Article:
In December, I wrote an article highlighting the courage of a popular pastor’s account of his young daughter’s sudden and unexpected death. That article is my all time most popular – and, even though I write about cancer, at least little Lenya’s story directs readers to my blog and perhaps they will take a mental note that somewhere in the great blogging sphere there is a blog about Christians and cancer.
WordPress keeps daily statistics of the number of readers, what country they are from, what search engine terms they use to search on-line on a specific topic and how many hits that one topic receives; that’s why I know Lenya’s story is my most popular.
Another search engine term that is popping up more and more is childhood cancer. I am pleased that my blog can be a source of information for parents of children with cancer.
I can not feel the emotion of parents with children suffering from cancer nor understand their guarded hearts that bounce from hope to despair probably on a weekly basis, maybe even daily. (Hourly?) I can not even begin to know the unspoken thoughts as parents snuggle up to their little one as she sleeps night after night in the overwhelmingly large hospital bed . . . talk about a feeling of helplessness . . .
I introduced little emilyannelove last year. She is the little girl that was diagnosed with childhood leukemia before she was even two years old. She has done well and is doing well. However, even in doing well there are setbacks that can happen and have happened to little Emily. As of this writing, the doctors are still testing her for the bacterial infection that caused her to go into septic shock. She is in the hospital, today is day 7. The doctors will keep her there until they find the specific infection in order to create the correct antibiotic cocktail to knock this bug out.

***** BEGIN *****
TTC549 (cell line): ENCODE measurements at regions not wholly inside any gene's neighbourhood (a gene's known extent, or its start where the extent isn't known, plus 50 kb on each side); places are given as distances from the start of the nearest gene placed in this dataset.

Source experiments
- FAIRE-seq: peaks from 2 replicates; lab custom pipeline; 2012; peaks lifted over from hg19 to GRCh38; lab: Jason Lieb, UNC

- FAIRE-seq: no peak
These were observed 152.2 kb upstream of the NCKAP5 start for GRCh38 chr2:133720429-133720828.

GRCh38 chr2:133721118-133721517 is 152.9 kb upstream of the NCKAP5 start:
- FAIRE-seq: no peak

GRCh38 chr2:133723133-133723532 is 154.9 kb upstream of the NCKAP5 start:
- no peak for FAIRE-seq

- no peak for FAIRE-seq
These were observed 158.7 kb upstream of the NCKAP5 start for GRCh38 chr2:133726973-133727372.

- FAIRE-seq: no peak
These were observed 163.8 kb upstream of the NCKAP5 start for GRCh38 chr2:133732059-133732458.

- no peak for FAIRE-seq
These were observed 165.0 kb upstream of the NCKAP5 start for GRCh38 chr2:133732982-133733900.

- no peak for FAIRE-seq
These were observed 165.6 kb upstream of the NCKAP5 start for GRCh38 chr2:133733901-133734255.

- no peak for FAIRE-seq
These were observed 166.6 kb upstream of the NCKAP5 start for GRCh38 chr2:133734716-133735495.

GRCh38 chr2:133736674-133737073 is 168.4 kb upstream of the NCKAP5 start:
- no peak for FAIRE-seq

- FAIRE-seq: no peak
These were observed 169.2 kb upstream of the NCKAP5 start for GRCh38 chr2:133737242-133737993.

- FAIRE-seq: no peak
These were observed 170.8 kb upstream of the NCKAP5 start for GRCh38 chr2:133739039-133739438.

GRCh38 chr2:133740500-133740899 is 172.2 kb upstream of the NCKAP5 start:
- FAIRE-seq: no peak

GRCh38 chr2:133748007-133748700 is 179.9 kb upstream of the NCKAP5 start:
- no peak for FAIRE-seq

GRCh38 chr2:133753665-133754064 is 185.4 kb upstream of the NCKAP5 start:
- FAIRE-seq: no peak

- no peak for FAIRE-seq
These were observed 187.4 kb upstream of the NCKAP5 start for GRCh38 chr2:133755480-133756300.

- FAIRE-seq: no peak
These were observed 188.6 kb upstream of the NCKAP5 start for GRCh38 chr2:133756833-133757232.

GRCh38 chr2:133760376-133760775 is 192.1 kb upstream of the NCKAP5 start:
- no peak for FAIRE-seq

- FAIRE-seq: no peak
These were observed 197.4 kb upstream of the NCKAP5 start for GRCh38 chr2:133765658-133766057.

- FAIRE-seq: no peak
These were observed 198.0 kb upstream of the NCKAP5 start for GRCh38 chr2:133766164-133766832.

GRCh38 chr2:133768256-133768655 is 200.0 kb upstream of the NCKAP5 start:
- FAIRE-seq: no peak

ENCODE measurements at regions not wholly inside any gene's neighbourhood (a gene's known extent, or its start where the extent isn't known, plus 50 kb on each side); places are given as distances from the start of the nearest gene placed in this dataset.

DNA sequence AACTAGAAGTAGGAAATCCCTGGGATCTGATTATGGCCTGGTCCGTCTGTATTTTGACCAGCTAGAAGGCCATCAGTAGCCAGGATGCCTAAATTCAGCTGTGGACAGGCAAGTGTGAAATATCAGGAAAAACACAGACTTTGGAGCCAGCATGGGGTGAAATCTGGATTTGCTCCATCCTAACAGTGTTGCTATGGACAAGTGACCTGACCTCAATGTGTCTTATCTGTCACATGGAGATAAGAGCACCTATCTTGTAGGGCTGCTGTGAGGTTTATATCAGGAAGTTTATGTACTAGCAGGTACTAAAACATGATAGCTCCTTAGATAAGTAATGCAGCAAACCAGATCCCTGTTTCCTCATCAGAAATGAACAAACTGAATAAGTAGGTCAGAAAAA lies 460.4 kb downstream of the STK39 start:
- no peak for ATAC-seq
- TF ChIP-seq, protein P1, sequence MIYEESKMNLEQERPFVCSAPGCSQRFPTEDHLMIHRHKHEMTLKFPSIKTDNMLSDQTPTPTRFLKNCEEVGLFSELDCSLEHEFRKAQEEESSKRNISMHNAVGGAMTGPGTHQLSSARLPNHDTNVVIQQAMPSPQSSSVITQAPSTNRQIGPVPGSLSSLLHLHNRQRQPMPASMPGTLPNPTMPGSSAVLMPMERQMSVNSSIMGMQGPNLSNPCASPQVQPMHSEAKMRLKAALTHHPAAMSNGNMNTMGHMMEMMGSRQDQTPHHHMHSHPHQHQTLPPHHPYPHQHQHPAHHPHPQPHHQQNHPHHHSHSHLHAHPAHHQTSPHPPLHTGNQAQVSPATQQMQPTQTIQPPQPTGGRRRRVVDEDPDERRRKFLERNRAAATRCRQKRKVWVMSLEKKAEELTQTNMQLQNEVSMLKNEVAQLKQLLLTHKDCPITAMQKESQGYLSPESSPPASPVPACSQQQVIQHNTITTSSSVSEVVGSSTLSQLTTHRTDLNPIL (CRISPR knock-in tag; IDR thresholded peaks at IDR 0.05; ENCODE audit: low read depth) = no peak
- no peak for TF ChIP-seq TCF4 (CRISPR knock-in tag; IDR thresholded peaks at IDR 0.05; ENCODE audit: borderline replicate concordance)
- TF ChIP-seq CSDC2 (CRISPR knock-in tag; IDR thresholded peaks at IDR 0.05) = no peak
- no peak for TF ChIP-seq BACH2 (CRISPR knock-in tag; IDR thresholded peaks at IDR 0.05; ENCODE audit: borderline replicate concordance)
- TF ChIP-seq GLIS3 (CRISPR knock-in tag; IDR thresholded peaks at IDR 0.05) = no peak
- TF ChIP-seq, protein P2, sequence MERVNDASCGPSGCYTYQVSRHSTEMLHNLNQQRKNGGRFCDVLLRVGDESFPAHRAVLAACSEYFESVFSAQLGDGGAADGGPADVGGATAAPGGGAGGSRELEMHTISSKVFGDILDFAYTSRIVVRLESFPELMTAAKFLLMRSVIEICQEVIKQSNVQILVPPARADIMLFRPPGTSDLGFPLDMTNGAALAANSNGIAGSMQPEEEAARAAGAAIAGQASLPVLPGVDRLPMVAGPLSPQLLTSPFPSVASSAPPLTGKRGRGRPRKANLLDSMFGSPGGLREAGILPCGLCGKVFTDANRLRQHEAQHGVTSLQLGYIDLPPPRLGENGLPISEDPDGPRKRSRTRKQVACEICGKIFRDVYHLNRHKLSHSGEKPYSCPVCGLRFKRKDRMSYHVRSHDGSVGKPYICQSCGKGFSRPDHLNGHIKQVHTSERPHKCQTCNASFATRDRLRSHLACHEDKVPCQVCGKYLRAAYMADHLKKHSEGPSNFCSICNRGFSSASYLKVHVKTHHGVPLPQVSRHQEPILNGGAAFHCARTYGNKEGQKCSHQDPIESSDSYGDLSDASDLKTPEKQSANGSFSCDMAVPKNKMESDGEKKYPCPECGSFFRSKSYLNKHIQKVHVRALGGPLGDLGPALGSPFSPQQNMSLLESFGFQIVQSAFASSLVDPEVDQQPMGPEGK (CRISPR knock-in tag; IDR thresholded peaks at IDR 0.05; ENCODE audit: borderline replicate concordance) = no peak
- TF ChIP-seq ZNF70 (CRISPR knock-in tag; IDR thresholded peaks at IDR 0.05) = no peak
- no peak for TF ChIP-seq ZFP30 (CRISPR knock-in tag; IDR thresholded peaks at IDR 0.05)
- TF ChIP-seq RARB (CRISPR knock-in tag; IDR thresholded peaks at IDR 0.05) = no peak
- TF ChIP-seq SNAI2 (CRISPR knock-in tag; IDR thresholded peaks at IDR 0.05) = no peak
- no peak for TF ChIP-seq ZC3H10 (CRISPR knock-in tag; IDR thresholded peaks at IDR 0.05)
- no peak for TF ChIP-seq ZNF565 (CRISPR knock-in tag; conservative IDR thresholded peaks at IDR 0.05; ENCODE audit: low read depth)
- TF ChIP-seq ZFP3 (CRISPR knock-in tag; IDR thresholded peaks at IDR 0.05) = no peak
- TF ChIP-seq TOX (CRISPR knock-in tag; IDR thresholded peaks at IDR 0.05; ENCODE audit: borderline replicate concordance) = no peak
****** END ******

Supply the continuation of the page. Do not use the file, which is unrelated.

Chrissie, Emily’s mom, made an entry in her blog on March 31, 2013. Chrissie was sharing how well Emily is doing, her continued chemotherapy maintenance and how family life is returning to “normal.” But she finished that one paragraph with a sentence that made my heart ache for her. “I, personally, have struggled with my emotions and thoughts recently regarding Emily’s future -I may write about it soon -but there are many days when our family feels almost normal.” Chrissie hasn’t written that entry yet.
This summer I started writing about Post Traumatic Stress Disorder and Cancer, PTSD for short. I am sharing my story of PTSD and cancer and how lost, alone and afraid I was. (click here to read my blog book, PTSD and Cancer: Lost, alone and afraid.)
I am taking a break from my story because Chrissie’s sentence has been sitting in the back of my mind since March. Earlier this month, another mother of a young daughter with leukemia, ALL, wrote an entry that leaves a heavy weight on my heart, too.
HealingMaya is a well written, raw account of Maya’s journey with cancer. The story tugs at my heart because it is really more of the mother’s story in watching and caretaking her daughter through cancer. Fortunately, Maya is in the maintenance phase but that doesn’t mean a mother’s worry is over; now the worry changes into wondering what the future will bring.
These two stories, the moms’ unanswered questions and fear for their daughter’s future motivates me to dig into researching and understanding PTSD and childhood cancer. Can a young child have PTSD? Or is a parent of a child more apt to suffer from PTSD?
My research and resource findings will follow shortly . . .